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alexcd 13th December 2006 01:26 PM

LM4780 4ohm @ +/-40V rails
I have a 60VCT transformer laying around and was thinking about using it for a high-power LM4780 project. I want to drive two 8" midbass per chip in parallel mode. By my calculations I should get +/- 40V rails give or take a few volts. This is within the chips capability but seems awful high compared to other designs. What will happen? Just get too hot to use? Can anyone figure out how hot it would get at various power levels?

pinkmouse 13th December 2006 01:51 PM

With 4ohm speakers, at 40V rails, the amp will eventually go bang, even with big fan cooled heatsinks. I know, I've been there...:hot:

alexcd 13th December 2006 01:57 PM

So basically it'll be the "warmest" amplifier ever... hmm, how much power do you think it would be good for before it went "bang"?

Stuart Easson 13th December 2006 02:30 PM

how big is the transformer?
Depending on how the rails hold up under load you might get away with it...

This is one of those cases where less is more, if your transformer and caps are big enough to stay close to 40v under load you are going to pop the chip...if on the other hand your rails sag into the low 30s under load you may have no problem at all...

Not often you hear underbuilding advocated on diyaudio...

Of course you could simply drop a few volts using a CRC or CLC power supply in which case the problem will go away and you'll have a better power supply to boot.

You should download the spreadsheet from NatSemi, it gives you power output from the chips as a function of load and voltage, it's a very handy thing for those that want to build gainclones...



alexcd 13th December 2006 02:39 PM

CRC/CLC? Can you explain?

alexcd 13th December 2006 02:58 PM

I just checked the output power vs supply voltage on the datasheet and 40V is at the very end of the chart at around 160W... wow, that would be nice but I'm sure I can't deal with that much heat.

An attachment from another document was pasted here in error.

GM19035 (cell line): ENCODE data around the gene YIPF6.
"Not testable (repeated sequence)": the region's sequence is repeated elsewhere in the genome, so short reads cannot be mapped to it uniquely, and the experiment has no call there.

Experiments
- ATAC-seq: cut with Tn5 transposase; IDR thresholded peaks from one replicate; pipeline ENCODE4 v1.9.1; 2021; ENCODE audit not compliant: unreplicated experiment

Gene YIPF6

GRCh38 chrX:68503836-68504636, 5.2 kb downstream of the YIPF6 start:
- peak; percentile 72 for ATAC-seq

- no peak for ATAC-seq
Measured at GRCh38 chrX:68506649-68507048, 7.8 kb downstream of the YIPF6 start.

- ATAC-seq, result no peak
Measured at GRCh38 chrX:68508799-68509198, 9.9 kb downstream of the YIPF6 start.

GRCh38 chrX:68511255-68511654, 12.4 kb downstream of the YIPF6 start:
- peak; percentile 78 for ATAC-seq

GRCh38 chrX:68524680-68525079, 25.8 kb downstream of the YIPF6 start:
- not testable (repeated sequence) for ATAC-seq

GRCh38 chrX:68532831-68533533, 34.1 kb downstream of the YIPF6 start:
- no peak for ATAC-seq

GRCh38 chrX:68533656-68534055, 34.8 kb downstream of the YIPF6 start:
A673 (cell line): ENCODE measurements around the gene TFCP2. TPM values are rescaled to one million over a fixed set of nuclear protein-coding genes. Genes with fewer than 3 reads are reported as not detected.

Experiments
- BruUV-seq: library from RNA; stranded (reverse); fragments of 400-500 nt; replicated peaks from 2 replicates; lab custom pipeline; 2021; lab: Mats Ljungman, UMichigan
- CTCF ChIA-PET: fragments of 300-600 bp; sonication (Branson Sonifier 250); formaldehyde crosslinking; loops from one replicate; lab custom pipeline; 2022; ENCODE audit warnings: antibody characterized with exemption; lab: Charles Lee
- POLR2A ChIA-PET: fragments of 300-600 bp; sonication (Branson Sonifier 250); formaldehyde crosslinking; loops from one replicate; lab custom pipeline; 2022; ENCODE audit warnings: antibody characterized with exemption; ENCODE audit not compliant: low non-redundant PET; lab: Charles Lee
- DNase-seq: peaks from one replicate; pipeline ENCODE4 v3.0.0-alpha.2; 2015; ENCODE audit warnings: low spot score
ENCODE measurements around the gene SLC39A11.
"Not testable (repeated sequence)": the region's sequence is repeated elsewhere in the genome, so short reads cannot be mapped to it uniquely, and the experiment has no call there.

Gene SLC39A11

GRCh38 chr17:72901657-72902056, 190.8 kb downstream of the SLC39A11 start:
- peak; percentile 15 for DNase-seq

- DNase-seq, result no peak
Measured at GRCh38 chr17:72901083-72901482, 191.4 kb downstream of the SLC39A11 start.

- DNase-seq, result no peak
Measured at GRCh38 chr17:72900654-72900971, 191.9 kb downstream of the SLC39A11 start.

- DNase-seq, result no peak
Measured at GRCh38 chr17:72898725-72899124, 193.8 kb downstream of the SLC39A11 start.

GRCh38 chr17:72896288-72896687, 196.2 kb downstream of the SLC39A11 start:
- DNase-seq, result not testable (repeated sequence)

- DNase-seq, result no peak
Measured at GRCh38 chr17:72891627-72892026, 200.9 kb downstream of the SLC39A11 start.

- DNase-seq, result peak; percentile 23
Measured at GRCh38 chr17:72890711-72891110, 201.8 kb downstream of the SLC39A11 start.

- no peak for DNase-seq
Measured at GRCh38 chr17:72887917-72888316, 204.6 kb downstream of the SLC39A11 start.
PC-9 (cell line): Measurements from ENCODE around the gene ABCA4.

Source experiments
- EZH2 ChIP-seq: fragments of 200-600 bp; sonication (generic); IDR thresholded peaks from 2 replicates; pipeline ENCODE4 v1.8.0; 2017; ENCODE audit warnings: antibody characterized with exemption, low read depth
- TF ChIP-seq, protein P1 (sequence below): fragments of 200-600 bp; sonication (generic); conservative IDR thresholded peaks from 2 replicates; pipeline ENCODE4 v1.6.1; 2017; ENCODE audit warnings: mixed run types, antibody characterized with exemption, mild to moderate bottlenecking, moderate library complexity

Stuart Easson 13th December 2006 03:09 PM

Considering just one of the the 2 rails (the other being a mirror image): a CRC power supply uses a capacitor, then a resistor, then another capacitor to generate a smoother rail than could be generated using the caps alone.

A CLC replaces the R with an inductor, typically a milliHenry or two which is a little more efficient than the CRC, more voltage for the same ripple, or less ripple for the same voltage...

As an example, simulated using PSUD2:

With 30v secondary, 2.5 Amp load, 10000uF caps

CC: ~38v, ~1.5v ripple
CRC: ~35v, 600mv ripple, 0.5 ohm, 5W resistor
CLC: ~37.5v, 600mv ripple, 1.1mH (0.1r)

The caps are the same in the 4 cases.

The inductors can be expensive if you get high end (air core etc) ones, but since you are looking to lose a few volts you probably don't want the very lowest resistance inductors anyway...

If you have the time and interest I'd recommend trying PSUD2, it's an awesome tool for power supply design:


alexcd 13th December 2006 03:17 PM

I was thinking far too complicated when you said CRC/CLC and trying to think of some DC/DC switching scheme. Yes, a C-R-C or C-L-C would drop a few volts but I think I need to drop 8 or 9 to be in the comfort zone of the chip. Thanks for the tool. I'll check it out.

MBK 13th December 2006 03:18 PM

The bigger problem might be mains voltage variations. I use 24 V transformers and get 35-36 V rails, which is consistent with calculated expectations. To my big surprise I have measured 40 V rails on several occasions though... considering the 35 V rated caps I was not too amused.

alexcd 13th December 2006 03:24 PM

I have measured the rails. 43V-OFF and down to about 37V-CLIPPING. Overall I think I have a strong power supply (enough caps and large enough transformer.) I just think I went a little off reading the first page of the datasheet and thinking that anything under 84V(on) would be good... stupid marketing hype got me again!

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